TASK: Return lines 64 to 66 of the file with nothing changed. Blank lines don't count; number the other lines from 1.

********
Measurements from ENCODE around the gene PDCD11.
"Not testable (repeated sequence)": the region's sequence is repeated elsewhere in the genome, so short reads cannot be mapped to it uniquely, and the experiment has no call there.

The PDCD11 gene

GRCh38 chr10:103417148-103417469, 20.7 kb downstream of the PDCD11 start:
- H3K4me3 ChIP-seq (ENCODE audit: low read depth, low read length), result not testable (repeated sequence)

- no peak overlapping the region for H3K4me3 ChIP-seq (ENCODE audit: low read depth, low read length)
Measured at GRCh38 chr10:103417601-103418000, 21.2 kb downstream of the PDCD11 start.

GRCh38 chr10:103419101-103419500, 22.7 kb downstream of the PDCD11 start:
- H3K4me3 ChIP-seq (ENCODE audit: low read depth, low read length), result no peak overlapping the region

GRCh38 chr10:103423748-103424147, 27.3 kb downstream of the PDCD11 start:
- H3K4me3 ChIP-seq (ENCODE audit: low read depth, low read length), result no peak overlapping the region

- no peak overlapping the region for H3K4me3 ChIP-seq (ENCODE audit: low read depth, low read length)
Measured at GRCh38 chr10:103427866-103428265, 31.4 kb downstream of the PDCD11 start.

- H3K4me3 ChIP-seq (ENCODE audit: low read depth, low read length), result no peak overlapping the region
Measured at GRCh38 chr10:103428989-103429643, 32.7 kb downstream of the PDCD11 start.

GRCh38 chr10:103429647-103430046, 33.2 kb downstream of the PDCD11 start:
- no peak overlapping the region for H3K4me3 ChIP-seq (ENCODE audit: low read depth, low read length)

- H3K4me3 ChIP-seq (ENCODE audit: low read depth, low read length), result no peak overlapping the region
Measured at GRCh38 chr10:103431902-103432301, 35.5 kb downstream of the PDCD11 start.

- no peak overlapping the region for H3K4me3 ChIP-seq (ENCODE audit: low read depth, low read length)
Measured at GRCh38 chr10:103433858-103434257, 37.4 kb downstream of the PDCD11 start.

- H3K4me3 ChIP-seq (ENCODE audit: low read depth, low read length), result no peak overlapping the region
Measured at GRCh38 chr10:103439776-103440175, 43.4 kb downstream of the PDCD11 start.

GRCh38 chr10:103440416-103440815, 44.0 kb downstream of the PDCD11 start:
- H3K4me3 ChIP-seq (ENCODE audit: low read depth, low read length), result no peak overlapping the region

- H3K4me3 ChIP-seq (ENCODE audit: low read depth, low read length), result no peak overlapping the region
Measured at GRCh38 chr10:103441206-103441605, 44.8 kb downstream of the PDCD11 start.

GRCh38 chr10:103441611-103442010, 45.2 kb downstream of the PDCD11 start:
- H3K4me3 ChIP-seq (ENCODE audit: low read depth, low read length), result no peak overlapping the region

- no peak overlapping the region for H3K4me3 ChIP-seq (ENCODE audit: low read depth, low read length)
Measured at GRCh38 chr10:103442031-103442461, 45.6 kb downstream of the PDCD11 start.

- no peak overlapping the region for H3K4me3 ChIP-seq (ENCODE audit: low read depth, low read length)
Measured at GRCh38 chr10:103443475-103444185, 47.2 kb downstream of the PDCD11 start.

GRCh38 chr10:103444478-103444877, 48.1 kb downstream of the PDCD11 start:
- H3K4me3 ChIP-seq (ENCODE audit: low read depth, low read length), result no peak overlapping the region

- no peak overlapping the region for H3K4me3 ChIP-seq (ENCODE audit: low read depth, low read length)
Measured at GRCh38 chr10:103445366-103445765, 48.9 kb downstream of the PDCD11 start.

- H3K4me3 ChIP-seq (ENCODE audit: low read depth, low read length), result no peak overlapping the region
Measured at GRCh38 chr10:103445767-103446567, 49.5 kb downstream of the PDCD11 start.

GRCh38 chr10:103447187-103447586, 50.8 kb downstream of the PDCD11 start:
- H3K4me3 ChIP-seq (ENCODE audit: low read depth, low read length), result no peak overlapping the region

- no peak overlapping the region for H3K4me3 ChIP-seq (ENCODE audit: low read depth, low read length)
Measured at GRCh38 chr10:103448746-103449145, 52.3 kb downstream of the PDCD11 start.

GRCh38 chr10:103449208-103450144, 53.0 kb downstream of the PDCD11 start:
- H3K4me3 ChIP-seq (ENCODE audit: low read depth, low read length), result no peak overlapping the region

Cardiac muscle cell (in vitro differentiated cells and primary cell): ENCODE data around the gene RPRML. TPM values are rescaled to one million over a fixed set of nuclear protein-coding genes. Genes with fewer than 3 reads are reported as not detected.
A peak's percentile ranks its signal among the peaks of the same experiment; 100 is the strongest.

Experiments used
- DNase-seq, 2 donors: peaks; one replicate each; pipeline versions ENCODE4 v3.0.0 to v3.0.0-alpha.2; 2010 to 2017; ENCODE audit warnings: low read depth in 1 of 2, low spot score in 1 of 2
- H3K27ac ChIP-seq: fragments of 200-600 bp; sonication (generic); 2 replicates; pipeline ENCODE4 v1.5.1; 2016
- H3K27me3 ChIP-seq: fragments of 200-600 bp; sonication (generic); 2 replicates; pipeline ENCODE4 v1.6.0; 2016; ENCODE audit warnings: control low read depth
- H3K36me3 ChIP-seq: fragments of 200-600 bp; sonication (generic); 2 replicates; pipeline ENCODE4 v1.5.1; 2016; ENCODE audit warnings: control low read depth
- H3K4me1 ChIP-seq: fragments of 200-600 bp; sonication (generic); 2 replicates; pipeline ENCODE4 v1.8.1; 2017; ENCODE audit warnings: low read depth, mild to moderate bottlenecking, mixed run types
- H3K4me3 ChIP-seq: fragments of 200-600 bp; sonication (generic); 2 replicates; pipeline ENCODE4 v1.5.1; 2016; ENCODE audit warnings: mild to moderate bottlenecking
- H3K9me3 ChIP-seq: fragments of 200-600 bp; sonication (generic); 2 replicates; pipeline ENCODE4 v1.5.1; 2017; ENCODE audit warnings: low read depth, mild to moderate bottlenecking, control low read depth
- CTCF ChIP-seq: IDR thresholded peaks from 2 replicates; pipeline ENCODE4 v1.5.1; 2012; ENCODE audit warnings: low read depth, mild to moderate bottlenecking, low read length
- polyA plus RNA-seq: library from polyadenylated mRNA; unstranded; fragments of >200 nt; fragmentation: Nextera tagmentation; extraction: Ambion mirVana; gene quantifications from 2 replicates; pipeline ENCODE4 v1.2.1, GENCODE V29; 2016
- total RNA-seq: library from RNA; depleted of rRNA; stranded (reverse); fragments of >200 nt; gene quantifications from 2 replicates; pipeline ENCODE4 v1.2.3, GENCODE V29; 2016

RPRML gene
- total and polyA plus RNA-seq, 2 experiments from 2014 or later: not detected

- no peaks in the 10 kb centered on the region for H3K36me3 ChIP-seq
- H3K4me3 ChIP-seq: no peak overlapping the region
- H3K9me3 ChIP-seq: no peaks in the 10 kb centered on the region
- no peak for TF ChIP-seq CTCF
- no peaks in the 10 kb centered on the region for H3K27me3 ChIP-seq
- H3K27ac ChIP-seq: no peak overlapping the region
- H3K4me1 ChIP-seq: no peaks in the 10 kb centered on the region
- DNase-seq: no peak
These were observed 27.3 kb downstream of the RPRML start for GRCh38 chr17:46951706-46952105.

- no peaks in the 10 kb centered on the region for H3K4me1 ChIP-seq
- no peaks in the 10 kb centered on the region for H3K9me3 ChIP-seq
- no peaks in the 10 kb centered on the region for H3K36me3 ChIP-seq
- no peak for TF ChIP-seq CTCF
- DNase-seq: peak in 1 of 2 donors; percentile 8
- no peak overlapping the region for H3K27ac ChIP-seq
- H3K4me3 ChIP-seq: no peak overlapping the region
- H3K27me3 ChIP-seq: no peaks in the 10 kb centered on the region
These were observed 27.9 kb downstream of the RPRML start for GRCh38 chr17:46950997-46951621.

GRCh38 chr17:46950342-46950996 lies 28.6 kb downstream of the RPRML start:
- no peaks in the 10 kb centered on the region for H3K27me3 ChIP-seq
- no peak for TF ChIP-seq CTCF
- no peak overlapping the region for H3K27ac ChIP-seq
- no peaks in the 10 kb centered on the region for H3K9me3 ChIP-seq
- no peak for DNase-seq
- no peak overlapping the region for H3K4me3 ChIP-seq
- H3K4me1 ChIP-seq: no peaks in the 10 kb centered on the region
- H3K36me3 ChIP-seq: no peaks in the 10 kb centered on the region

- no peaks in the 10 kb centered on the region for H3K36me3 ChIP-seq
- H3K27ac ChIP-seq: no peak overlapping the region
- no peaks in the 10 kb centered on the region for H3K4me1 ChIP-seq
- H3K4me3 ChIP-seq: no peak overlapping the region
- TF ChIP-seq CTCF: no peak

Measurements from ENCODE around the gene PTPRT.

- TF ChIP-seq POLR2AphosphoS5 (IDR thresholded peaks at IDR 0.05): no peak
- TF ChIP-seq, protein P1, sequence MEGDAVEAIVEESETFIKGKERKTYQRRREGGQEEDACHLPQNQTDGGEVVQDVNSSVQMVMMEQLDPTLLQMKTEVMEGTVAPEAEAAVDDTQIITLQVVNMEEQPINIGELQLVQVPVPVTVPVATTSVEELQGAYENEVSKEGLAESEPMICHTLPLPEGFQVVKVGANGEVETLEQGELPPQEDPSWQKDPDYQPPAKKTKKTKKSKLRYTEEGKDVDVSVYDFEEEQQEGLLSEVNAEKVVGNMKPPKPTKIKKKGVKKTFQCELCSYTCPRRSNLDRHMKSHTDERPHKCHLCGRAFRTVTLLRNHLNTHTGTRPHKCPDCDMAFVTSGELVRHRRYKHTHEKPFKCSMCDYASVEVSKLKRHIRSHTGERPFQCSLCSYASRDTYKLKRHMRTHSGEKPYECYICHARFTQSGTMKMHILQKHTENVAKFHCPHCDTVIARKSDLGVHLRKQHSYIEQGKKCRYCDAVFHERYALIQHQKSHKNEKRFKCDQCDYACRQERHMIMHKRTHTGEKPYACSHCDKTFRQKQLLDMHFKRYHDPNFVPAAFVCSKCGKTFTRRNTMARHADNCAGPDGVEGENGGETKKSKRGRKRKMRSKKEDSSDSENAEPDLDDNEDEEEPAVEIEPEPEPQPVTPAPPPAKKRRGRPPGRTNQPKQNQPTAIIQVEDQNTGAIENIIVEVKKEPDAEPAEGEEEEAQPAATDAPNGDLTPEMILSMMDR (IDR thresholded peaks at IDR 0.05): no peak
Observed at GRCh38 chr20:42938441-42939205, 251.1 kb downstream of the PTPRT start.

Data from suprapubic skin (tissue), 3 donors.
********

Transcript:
- no peak for TF ChIP-seq CTCF
- no peaks in the 10 kb centered on the region for H3K27me3 ChIP-seq
- H3K27ac ChIP-seq: no peak overlapping the region